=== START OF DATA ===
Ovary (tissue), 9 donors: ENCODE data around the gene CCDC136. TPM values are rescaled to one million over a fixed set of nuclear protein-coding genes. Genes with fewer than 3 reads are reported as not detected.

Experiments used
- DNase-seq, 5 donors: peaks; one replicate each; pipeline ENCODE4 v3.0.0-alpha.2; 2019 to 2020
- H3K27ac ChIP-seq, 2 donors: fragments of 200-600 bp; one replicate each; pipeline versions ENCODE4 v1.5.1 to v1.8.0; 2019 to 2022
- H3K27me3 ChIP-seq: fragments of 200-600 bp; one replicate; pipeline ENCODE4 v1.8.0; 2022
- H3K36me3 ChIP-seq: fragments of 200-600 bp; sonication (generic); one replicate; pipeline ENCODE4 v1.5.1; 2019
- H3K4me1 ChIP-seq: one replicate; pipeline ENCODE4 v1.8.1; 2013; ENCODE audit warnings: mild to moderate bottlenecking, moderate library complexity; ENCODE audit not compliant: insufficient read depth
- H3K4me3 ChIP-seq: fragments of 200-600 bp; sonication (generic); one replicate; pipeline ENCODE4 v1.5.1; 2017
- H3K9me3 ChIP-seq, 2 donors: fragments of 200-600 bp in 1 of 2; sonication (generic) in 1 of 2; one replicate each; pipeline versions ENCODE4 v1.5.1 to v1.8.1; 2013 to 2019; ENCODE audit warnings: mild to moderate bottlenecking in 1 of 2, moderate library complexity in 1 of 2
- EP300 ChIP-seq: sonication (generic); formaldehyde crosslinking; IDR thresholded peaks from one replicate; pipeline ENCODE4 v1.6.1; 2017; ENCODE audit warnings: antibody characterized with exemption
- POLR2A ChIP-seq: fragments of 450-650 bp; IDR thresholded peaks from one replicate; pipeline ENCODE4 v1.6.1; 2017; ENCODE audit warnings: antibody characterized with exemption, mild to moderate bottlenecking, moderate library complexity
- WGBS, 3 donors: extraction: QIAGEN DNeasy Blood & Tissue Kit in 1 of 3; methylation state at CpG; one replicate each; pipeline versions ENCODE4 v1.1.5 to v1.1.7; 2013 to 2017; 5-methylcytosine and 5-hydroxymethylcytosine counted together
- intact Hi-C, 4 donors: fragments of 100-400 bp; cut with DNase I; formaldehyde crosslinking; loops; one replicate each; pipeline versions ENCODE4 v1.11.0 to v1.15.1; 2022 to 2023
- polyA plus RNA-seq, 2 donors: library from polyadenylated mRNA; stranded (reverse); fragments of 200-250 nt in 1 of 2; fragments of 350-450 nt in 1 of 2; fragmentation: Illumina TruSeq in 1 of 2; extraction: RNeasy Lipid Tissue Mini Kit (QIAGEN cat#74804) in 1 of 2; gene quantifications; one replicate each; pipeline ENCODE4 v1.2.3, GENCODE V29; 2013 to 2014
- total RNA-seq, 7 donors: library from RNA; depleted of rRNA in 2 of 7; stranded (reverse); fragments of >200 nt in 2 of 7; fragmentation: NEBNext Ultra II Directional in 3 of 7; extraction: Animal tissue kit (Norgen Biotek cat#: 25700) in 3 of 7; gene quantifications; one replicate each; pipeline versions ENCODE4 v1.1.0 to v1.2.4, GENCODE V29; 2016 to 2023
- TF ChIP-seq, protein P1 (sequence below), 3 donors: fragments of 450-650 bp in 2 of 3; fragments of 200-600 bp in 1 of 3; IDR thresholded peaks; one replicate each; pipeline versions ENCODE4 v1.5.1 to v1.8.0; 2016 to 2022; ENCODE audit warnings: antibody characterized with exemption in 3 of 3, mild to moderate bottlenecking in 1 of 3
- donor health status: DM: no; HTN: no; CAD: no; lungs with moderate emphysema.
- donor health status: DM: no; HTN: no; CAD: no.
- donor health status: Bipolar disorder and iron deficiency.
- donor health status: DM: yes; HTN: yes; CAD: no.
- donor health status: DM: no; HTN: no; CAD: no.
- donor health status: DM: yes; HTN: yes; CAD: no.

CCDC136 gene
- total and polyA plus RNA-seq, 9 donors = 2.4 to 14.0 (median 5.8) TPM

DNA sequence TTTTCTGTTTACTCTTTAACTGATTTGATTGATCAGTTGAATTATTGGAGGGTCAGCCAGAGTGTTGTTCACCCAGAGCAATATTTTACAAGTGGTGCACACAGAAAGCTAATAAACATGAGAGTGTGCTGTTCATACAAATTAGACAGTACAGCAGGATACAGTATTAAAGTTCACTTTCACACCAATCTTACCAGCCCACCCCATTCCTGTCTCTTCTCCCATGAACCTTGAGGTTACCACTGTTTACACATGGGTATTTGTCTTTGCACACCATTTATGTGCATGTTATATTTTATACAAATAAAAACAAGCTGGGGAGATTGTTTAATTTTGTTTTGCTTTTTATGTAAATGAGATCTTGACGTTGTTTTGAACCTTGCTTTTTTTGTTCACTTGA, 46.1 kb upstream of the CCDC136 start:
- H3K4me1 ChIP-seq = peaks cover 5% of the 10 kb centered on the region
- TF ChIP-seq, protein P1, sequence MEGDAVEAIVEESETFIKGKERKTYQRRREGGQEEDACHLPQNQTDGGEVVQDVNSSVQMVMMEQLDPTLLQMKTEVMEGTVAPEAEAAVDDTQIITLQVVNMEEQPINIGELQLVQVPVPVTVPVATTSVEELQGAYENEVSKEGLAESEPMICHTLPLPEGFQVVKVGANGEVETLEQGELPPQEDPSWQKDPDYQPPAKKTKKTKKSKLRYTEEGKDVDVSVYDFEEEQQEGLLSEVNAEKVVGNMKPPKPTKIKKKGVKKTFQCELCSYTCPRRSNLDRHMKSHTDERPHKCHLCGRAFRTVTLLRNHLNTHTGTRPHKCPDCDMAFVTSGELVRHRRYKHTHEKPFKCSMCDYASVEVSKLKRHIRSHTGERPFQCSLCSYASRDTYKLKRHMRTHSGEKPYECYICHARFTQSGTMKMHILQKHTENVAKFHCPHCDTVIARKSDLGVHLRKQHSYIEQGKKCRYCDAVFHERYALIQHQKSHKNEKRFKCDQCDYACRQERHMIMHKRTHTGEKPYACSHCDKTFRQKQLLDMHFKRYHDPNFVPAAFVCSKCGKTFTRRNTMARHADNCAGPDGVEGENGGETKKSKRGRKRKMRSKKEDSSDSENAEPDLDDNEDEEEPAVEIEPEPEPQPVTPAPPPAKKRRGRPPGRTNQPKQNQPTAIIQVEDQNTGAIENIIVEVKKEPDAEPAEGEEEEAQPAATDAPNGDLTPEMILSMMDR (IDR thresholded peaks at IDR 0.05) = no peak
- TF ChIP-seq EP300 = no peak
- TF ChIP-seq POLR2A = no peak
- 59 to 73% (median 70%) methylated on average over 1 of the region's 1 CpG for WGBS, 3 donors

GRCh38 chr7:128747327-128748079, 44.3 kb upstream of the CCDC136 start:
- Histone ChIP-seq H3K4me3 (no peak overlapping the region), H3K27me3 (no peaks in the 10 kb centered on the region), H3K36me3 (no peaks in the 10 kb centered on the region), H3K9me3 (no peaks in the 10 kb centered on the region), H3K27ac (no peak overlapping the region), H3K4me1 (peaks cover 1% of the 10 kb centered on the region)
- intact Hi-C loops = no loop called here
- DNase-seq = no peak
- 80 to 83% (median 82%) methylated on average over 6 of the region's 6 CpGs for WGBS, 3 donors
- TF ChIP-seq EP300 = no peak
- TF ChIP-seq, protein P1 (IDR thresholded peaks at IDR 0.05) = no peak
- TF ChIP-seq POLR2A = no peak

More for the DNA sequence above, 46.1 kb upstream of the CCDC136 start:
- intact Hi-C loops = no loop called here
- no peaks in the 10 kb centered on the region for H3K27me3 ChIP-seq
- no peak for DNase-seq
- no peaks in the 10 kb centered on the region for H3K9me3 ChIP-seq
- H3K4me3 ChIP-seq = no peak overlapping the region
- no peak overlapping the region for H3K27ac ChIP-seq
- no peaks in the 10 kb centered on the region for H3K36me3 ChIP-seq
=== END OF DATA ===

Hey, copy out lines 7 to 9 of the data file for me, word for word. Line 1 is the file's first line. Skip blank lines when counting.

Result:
- H3K4me1 ChIP-seq: one replicate; pipeline ENCODE4 v1.8.1; 2013; ENCODE audit warnings: mild to moderate bottlenecking, moderate library complexity; ENCODE audit not compliant: insufficient read depth
- H3K4me3 ChIP-seq: fragments of 200-600 bp; sonication (generic); one replicate; pipeline ENCODE4 v1.5.1; 2017
- H3K9me3 ChIP-seq, 2 donors: fragments of 200-600 bp in 1 of 2; sonication (generic) in 1 of 2; one replicate each; pipeline versions ENCODE4 v1.5.1 to v1.8.1; 2013 to 2019; ENCODE audit warnings: mild to moderate bottlenecking in 1 of 2, moderate library complexity in 1 of 2